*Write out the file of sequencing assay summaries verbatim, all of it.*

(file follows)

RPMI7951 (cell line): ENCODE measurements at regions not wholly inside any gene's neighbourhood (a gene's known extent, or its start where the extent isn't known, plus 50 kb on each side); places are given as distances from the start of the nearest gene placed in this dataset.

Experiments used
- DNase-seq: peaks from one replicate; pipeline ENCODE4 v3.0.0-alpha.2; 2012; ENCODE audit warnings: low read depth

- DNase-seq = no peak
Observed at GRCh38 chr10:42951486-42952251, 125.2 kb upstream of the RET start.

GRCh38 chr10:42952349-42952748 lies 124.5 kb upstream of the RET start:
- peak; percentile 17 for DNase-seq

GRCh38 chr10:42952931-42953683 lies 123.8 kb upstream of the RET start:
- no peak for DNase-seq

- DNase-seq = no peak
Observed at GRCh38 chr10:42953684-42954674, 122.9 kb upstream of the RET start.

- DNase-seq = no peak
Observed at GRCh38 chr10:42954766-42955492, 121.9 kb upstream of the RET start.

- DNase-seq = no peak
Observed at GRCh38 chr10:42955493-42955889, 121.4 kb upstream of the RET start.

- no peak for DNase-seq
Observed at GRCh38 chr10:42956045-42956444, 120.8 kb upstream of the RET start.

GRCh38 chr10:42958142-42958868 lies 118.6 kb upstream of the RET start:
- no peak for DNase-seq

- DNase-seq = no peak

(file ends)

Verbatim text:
RPMI7951 (cell line): ENCODE measurements at regions not wholly inside any gene's neighbourhood (a gene's known extent, or its start where the extent isn't known, plus 50 kb on each side); places are given as distances from the start of the nearest gene placed in this dataset.

Experiments used
- DNase-seq: peaks from one replicate; pipeline ENCODE4 v3.0.0-alpha.2; 2012; ENCODE audit warnings: low read depth

- DNase-seq = no peak
Observed at GRCh38 chr10:42951486-42952251, 125.2 kb upstream of the RET start.

GRCh38 chr10:42952349-42952748 lies 124.5 kb upstream of the RET start:
- peak; percentile 17 for DNase-seq

GRCh38 chr10:42952931-42953683 lies 123.8 kb upstream of the RET start:
- no peak for DNase-seq

- DNase-seq = no peak
Observed at GRCh38 chr10:42953684-42954674, 122.9 kb upstream of the RET start.

- DNase-seq = no peak
Observed at GRCh38 chr10:42954766-42955492, 121.9 kb upstream of the RET start.

- DNase-seq = no peak
Observed at GRCh38 chr10:42955493-42955889, 121.4 kb upstream of the RET start.

- no peak for DNase-seq
Observed at GRCh38 chr10:42956045-42956444, 120.8 kb upstream of the RET start.

GRCh38 chr10:42958142-42958868 lies 118.6 kb upstream of the RET start:
- no peak for DNase-seq

- DNase-seq = no peak